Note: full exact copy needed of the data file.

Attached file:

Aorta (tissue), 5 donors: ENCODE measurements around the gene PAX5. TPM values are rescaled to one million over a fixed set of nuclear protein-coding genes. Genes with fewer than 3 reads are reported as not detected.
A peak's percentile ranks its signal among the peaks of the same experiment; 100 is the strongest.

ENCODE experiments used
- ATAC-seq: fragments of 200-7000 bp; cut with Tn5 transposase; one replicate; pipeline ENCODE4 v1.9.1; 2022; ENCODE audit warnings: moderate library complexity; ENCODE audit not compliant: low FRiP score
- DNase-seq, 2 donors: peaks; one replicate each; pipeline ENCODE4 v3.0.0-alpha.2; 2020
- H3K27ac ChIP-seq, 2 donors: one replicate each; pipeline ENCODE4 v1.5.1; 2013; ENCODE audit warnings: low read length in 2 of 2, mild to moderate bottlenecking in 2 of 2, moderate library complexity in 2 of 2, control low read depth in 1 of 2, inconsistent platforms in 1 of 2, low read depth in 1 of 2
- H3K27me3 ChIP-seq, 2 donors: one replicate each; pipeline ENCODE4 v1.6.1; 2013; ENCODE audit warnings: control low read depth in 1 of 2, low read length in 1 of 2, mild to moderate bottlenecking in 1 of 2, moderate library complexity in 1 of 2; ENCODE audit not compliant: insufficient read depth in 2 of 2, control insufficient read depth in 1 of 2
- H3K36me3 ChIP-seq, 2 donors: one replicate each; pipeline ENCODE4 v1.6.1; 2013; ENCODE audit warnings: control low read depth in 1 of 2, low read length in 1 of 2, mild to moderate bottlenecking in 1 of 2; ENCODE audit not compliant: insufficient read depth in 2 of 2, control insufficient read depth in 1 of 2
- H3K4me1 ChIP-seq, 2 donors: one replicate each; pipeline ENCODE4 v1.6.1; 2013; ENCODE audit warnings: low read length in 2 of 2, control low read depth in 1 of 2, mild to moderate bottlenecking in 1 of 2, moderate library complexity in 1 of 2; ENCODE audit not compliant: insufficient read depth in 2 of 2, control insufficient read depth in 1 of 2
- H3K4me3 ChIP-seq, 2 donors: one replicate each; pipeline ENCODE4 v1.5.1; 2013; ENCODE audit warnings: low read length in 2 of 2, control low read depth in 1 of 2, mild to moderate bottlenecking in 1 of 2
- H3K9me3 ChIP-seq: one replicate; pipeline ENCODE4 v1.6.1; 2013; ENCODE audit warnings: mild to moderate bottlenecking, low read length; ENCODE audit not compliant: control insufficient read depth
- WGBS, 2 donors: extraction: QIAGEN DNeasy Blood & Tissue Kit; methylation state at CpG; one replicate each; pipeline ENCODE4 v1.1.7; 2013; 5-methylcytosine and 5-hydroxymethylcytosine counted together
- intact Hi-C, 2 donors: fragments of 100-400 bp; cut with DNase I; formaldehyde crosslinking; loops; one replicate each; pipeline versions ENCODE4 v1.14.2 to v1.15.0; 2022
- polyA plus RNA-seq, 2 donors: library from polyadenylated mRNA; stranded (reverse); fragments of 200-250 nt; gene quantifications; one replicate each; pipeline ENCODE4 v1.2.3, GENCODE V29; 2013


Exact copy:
Aorta (tissue), 5 donors: ENCODE measurements around the gene PAX5. TPM values are rescaled to one million over a fixed set of nuclear protein-coding genes. Genes with fewer than 3 reads are reported as not detected.
A peak's percentile ranks its signal among the peaks of the same experiment; 100 is the strongest.

ENCODE experiments used
- ATAC-seq: fragments of 200-7000 bp; cut with Tn5 transposase; one replicate; pipeline ENCODE4 v1.9.1; 2022; ENCODE audit warnings: moderate library complexity; ENCODE audit not compliant: low FRiP score
- DNase-seq, 2 donors: peaks; one replicate each; pipeline ENCODE4 v3.0.0-alpha.2; 2020
- H3K27ac ChIP-seq, 2 donors: one replicate each; pipeline ENCODE4 v1.5.1; 2013; ENCODE audit warnings: low read length in 2 of 2, mild to moderate bottlenecking in 2 of 2, moderate library complexity in 2 of 2, control low read depth in 1 of 2, inconsistent platforms in 1 of 2, low read depth in 1 of 2
- H3K27me3 ChIP-seq, 2 donors: one replicate each; pipeline ENCODE4 v1.6.1; 2013; ENCODE audit warnings: control low read depth in 1 of 2, low read length in 1 of 2, mild to moderate bottlenecking in 1 of 2, moderate library complexity in 1 of 2; ENCODE audit not compliant: insufficient read depth in 2 of 2, control insufficient read depth in 1 of 2
- H3K36me3 ChIP-seq, 2 donors: one replicate each; pipeline ENCODE4 v1.6.1; 2013; ENCODE audit warnings: control low read depth in 1 of 2, low read length in 1 of 2, mild to moderate bottlenecking in 1 of 2; ENCODE audit not compliant: insufficient read depth in 2 of 2, control insufficient read depth in 1 of 2
- H3K4me1 ChIP-seq, 2 donors: one replicate each; pipeline ENCODE4 v1.6.1; 2013; ENCODE audit warnings: low read length in 2 of 2, control low read depth in 1 of 2, mild to moderate bottlenecking in 1 of 2, moderate library complexity in 1 of 2; ENCODE audit not compliant: insufficient read depth in 2 of 2, control insufficient read depth in 1 of 2
- H3K4me3 ChIP-seq, 2 donors: one replicate each; pipeline ENCODE4 v1.5.1; 2013; ENCODE audit warnings: low read length in 2 of 2, control low read depth in 1 of 2, mild to moderate bottlenecking in 1 of 2
- H3K9me3 ChIP-seq: one replicate; pipeline ENCODE4 v1.6.1; 2013; ENCODE audit warnings: mild to moderate bottlenecking, low read length; ENCODE audit not compliant: control insufficient read depth
- WGBS, 2 donors: extraction: QIAGEN DNeasy Blood & Tissue Kit; methylation state at CpG; one replicate each; pipeline ENCODE4 v1.1.7; 2013; 5-methylcytosine and 5-hydroxymethylcytosine counted together
- intact Hi-C, 2 donors: fragments of 100-400 bp; cut with DNase I; formaldehyde crosslinking; loops; one replicate each; pipeline versions ENCODE4 v1.14.2 to v1.15.0; 2022
- polyA plus RNA-seq, 2 donors: library from polyadenylated mRNA; stranded (reverse); fragments of 200-250 nt; gene quantifications; one replicate each; pipeline ENCODE4 v1.2.3, GENCODE V29; 2013